The High School Social Justice Forum held on campus Tuesday hit home for Madeline Doornaert.
“I learned how people were excluded from society through history,” she said as the day’s events wound down. “Someone close to me has a mental disability, and I really learned a lot about their situation.”
The grade nine student at Walkerville Collegiate Institute was one of about 300 students from local secondary schools to attend workshops on a range of topics, from civil liberties to democratic assembly, food security to First Nations issues, animal welfare to the rights of lesbians, gays, and the transgendered.
The forum, on the theme “Democratic Rights in the Age of Austerity,” is the seventh in an annual series presented by Teachers for Global Awareness in partnership with the Centre for Studies in Social Justice.
Its mandate is to introduce high school students to significant and challenging social issues and to promote activism and social consciousness in secondary school students and teachers.
Co-chair Amy Tesolin said the event would be much more difficult without the partnership with the University.
“We appreciate the centre’s help in terms of organizing—booking rooms, arranging for food, coordinating the technical aspects—and in working with professors to ensure excellent workshop leaders,” she said. “We were pressed for time this year, but we were thrilled to have 300 students come out.”
Tesolin said she expects some attendees to become social justice activists as they return to their schools to work on student-led community projects.
“Every year, there are big projects that we try to encourage, but sometimes it’s the things we don’t expect that make the biggest impact, as they incorporate what they have learned into their lives,” she said.
Students from Riverside Secondary School surround Rebecca Amoah, prime minister of the school’s student parliament, and Centre for Studies in Social Justice director Tanya Basok, as she presents the group with the Social Justice Project of the Year award for its community outreach program.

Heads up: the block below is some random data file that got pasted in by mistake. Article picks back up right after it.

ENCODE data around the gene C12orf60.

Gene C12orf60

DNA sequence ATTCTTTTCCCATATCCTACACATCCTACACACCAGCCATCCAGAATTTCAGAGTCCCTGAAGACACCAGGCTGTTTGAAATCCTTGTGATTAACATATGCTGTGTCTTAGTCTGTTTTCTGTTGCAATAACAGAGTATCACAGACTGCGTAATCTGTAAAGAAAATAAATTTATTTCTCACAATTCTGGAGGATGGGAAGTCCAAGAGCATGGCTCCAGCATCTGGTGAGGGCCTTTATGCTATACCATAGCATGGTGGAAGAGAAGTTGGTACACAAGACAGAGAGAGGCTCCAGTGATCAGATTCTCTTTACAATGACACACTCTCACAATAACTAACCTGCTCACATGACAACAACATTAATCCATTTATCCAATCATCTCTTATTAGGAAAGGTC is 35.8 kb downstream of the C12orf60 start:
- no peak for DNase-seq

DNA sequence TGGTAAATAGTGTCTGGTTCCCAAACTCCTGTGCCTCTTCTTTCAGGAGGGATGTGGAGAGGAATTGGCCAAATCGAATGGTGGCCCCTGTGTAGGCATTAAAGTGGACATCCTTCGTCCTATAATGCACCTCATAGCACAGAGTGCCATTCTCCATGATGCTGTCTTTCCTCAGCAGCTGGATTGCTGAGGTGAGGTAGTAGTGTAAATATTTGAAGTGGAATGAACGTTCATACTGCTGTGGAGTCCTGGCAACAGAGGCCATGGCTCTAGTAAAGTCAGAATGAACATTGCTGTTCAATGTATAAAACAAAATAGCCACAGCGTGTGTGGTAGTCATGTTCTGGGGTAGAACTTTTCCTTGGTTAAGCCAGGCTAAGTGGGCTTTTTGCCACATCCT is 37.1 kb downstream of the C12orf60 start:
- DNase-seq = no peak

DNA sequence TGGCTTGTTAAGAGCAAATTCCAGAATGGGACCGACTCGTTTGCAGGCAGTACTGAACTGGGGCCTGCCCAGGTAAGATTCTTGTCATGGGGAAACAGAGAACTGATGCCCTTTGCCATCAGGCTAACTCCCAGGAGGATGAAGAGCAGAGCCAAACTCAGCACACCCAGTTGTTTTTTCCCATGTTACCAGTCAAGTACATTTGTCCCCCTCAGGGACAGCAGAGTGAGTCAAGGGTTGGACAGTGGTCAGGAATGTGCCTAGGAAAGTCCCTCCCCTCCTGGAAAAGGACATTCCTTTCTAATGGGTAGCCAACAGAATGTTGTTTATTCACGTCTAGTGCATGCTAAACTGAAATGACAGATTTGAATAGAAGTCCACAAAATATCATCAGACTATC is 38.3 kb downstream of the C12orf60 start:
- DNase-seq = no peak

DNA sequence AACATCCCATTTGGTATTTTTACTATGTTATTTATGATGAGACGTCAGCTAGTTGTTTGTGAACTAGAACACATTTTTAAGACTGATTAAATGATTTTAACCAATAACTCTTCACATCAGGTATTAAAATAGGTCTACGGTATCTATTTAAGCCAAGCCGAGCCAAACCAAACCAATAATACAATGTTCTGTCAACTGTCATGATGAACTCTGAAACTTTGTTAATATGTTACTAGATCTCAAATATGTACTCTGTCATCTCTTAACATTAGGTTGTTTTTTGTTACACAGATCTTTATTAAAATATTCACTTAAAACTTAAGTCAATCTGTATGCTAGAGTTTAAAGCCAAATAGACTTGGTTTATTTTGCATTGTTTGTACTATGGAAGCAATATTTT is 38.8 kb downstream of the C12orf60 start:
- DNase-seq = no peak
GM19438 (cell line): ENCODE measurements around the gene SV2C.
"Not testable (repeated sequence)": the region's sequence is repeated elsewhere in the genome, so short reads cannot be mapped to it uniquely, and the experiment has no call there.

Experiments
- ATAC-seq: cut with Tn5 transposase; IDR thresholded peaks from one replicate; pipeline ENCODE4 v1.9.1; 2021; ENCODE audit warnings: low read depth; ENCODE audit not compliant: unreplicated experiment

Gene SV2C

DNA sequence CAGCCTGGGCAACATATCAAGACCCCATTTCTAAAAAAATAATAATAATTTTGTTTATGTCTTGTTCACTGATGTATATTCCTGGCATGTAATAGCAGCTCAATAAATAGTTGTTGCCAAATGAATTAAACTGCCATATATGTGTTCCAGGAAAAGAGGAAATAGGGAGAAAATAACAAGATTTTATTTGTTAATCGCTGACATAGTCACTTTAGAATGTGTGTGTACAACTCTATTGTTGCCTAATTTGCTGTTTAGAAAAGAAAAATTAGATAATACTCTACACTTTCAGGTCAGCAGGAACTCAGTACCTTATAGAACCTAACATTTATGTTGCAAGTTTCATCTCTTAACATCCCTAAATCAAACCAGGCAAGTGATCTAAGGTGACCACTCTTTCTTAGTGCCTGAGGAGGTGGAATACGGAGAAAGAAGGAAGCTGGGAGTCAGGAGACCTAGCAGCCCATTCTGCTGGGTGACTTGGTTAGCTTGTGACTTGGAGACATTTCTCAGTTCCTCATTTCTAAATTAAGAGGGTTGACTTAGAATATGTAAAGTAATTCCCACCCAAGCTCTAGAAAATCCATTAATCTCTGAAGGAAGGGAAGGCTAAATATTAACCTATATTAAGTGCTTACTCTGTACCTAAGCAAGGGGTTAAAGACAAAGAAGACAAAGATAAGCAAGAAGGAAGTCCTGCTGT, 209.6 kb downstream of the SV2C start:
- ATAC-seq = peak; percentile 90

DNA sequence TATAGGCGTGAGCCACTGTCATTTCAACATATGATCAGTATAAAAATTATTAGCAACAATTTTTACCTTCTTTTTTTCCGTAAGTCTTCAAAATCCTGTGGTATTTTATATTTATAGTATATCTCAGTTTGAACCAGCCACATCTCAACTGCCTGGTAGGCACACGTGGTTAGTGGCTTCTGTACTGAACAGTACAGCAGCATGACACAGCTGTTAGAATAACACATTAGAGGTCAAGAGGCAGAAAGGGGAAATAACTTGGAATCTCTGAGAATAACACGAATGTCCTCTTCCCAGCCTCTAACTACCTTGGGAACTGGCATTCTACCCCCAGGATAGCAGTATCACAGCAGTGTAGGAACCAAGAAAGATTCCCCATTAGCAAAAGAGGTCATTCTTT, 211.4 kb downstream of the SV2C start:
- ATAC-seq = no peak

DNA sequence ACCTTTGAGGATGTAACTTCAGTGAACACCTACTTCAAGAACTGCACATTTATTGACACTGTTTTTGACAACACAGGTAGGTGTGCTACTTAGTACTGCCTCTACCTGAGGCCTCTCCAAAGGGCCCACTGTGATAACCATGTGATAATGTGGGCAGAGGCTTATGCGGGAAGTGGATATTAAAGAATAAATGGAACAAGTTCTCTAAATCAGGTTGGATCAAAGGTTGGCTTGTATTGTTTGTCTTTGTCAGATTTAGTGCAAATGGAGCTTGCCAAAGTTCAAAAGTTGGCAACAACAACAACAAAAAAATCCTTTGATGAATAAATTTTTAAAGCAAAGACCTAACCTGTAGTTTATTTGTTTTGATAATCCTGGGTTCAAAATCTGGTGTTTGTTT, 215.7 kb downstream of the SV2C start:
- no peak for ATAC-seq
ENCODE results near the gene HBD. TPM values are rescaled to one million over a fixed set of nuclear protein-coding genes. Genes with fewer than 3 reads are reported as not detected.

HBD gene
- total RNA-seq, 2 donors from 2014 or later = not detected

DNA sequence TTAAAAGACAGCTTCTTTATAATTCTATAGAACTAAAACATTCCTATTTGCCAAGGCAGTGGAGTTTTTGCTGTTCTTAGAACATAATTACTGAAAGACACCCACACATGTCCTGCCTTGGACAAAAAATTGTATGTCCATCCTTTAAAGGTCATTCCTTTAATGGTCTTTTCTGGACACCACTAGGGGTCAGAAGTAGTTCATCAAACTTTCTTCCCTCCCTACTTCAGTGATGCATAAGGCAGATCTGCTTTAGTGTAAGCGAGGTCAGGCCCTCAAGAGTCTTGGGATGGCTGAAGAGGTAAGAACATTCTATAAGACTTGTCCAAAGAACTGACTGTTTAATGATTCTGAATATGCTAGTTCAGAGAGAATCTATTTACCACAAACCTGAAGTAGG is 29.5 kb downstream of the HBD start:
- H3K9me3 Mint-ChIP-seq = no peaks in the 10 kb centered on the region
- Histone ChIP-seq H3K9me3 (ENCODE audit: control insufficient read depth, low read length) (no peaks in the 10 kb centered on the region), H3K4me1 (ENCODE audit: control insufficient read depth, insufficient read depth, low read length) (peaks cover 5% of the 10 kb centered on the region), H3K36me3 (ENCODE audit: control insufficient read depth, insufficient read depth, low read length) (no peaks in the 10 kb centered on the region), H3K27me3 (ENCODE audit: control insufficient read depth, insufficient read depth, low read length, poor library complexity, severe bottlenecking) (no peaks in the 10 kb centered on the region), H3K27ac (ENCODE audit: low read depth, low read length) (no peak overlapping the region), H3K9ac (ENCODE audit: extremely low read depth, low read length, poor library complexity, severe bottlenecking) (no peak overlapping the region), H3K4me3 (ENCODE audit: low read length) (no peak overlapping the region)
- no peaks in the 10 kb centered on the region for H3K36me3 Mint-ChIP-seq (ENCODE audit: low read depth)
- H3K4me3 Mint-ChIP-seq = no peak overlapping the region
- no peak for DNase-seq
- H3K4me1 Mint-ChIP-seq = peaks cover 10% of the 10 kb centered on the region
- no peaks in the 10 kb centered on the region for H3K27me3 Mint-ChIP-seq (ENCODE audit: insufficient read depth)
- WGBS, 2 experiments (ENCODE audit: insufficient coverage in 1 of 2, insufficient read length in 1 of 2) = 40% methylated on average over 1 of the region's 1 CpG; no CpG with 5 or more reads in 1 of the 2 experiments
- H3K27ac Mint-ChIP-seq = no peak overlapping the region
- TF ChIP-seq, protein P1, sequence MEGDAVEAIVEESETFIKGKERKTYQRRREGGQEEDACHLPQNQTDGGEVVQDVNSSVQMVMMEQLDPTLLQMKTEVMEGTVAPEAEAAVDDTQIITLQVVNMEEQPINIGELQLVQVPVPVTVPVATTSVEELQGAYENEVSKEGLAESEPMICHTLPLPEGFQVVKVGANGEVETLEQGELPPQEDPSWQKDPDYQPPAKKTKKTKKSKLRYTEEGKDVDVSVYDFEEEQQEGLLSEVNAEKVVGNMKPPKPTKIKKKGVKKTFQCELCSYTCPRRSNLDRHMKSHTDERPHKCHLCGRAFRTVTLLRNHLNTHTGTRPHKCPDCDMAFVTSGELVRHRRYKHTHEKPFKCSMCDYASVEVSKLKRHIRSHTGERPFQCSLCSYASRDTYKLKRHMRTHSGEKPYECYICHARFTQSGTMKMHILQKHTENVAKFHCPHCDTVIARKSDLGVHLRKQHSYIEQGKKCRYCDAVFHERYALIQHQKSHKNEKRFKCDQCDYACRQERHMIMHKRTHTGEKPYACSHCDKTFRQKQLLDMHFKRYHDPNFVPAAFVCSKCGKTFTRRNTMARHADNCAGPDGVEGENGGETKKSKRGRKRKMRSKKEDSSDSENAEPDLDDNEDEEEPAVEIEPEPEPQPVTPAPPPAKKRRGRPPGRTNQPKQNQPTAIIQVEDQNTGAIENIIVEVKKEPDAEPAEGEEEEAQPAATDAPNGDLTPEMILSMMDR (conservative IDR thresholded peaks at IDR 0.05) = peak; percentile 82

Community outreach earns secondary students social justice recognition
Attending the 2012 High School Social Justice Forum inspired Rebecca Amoah. When she was elected prime minister of the student parliament at Riverside Secondary School, she dedicated her term to community outreach.
That dedication was recognized Tuesday as Amoah and her schoolmates received the Student Project of the Year award from the Centre for Studies in Social Justice.
Among the activities the high schoolers engaged in were:
- volunteering with the Unemployed Help Centre to weed its community garden and collect Coats for Kids;
- assisting the local Humane Society to care for animals;
- providing children’s activities at the Sandwich Teen Action Centre;
- visiting residents at the Village of Aspen Nursing Home; and
- collecting canned goods, household items and books for the Downtown Mission.
It is a legacy of commitment to community, said Riverside’s principal, Mary Edwards.
“These experiences enriched the lives of the Riverside students and continued to cultivate the spirit of giving that is part of the fabric of school life in this community,” she wrote in nominating the members of the student parliament for the award. “The students have an amazing sense of social justice.”
Tanya Basok, director of the Centre for Studies in Social Justice, said she was impressed that the activities extended beyond fundraising into many hands-on experiences.
“This group of young activists certainly gave me hope that many forms of exclusion we witness in this society may soon be a thing of the past,” she said as she presented the award.